• Lastly, since the impact of assault is often underestimated, individuals commonly have strong emotional reactions regardless of whether or not actual physical injury has occurred. The aftermath of a violent event often leaves the victim traumatized and without adequate support. Tertiary prevention recommendations suggested by the respondents included the option of taking legal action once workplace violence had occurred and offering adequate follow up care and necessary treatment after the violent event.
  • The need for support and adequate resources for staff who have been victims of violence is crucial. It has been suggested that we no longer need to document the gravity of the problem, since the severity is well known, but must instead move from inaction to action by developing successful prevention and intervention approaches. (Lanza, Zeiss & Rierdan, 2009) Others have asserted that the current discourse on aggression and violence in the workplace maintains the status quo and argues that a new explanatory model is needed (Luck, Jackson, & Usher, 2006). Despite these arguments, there is a groundswell of evidence that indicates we have not stemmed the tide of violent events nor recognized ‘at risk’ staff who may be insufficiently trained to manage a psychiatric patient population.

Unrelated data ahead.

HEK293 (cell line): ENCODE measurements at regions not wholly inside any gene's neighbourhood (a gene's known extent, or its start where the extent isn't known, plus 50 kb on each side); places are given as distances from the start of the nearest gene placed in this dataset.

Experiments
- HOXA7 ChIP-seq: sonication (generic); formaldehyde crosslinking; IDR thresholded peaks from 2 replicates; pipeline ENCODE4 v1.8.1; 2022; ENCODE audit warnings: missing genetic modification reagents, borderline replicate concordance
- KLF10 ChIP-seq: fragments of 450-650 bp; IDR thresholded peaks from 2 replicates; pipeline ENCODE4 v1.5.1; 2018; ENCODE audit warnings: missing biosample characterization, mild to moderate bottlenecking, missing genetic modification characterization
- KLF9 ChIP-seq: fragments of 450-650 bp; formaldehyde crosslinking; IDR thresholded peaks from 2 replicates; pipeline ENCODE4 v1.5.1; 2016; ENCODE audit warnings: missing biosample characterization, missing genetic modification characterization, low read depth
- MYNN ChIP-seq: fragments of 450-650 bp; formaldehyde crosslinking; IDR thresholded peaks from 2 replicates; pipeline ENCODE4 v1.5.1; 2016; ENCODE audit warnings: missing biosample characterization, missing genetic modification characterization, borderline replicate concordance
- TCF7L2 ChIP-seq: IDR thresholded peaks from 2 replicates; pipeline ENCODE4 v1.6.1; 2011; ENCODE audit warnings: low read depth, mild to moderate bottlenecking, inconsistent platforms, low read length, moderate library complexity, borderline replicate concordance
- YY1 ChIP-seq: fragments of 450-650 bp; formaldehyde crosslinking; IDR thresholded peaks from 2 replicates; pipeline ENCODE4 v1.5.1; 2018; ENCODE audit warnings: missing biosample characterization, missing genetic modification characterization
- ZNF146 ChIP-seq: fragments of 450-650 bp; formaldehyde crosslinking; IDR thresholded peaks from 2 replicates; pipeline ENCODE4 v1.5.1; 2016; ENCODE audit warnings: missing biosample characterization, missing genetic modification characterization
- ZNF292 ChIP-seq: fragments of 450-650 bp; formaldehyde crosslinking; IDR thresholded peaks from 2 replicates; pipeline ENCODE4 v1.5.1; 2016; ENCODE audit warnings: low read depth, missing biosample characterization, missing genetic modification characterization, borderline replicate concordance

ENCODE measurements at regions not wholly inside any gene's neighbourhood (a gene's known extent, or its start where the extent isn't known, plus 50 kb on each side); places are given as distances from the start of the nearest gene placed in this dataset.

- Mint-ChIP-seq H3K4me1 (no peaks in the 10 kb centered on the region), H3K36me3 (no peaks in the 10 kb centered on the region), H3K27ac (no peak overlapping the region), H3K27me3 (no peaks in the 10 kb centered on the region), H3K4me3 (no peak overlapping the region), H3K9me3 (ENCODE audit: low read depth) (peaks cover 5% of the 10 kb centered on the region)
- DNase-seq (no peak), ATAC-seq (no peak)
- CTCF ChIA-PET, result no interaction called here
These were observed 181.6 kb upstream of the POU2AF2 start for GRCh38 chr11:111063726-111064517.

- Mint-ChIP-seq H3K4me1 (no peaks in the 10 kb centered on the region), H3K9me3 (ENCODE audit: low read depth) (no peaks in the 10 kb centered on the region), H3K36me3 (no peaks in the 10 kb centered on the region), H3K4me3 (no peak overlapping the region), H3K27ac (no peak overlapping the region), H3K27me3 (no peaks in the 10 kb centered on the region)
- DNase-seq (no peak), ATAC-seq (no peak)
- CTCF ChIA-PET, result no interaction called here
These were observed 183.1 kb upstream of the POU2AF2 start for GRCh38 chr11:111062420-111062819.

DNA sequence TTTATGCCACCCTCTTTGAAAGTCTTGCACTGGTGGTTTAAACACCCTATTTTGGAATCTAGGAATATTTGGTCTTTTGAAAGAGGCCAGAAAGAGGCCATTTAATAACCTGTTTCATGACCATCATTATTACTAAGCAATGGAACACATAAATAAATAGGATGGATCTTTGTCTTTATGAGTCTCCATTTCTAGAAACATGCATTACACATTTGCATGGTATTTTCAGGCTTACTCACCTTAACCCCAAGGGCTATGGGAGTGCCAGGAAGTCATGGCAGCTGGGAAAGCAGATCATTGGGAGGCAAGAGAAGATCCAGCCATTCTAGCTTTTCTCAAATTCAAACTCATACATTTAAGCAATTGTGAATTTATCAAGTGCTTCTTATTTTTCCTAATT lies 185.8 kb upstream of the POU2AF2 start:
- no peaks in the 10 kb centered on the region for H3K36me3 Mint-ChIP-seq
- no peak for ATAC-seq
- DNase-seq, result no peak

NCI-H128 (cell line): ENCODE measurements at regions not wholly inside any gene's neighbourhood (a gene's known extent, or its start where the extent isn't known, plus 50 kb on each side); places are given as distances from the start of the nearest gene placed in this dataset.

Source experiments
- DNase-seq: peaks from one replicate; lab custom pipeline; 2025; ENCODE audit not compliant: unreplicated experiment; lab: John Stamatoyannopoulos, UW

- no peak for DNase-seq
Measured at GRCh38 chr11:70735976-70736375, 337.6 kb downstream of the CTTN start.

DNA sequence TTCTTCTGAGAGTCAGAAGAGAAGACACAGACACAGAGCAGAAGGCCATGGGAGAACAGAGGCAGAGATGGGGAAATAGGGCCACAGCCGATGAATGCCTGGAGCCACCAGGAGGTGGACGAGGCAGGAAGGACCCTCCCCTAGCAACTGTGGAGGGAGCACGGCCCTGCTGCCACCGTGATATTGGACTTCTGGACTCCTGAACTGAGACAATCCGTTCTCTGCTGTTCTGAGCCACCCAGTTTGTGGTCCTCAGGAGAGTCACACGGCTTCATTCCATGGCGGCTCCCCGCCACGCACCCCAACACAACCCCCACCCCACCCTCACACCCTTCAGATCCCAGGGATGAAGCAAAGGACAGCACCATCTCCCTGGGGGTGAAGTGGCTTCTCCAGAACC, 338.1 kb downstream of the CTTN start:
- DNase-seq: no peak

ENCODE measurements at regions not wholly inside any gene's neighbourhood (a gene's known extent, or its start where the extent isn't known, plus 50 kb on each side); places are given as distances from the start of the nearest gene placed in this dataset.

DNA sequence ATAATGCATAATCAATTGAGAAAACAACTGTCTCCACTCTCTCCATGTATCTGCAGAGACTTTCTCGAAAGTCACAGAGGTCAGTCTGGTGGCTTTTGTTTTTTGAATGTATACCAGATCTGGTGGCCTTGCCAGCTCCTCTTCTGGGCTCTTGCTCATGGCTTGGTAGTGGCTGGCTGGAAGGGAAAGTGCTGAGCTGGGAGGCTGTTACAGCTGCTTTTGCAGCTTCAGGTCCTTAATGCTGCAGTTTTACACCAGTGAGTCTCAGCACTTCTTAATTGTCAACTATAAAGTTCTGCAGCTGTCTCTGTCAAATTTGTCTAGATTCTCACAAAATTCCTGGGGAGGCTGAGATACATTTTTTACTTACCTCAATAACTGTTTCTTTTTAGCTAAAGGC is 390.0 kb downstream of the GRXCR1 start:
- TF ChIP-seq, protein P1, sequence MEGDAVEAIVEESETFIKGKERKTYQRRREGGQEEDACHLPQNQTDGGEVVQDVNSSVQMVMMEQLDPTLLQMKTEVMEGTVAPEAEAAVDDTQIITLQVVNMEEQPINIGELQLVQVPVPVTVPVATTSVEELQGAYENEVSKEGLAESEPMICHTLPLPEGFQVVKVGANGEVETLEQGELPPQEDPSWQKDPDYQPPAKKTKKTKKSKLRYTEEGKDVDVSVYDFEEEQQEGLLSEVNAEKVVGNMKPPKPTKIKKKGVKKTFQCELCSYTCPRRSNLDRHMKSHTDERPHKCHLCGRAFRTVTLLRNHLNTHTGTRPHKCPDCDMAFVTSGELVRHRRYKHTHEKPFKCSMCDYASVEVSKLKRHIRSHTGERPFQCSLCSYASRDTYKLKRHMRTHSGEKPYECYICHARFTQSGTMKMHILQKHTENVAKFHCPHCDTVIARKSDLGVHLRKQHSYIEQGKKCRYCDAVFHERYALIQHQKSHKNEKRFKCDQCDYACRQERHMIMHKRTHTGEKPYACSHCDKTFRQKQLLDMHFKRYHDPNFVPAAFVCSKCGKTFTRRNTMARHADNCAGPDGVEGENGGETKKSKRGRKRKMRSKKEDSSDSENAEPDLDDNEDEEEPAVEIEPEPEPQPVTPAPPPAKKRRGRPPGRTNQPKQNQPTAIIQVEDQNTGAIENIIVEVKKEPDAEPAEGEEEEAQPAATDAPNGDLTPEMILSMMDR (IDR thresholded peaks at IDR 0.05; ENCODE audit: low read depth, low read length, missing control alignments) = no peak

• The Department of Labor and Occupational Safety and Health Administration views workplace violence education as highly important and offers suggestions and recommendations to reduce the incidence (Privitera, et al., 2005). These views were substantiated by the APNA 2011 survey respondents. As professionals, we must adequately coach nurses (psychiatric nurses, in particular) to insist on safer work environments, educate staff, and support those who have been victims of violence by helping them deal with the trauma that may emerges once a violent event occurs.

 

Submitted to the APNA Board of Directors February 2012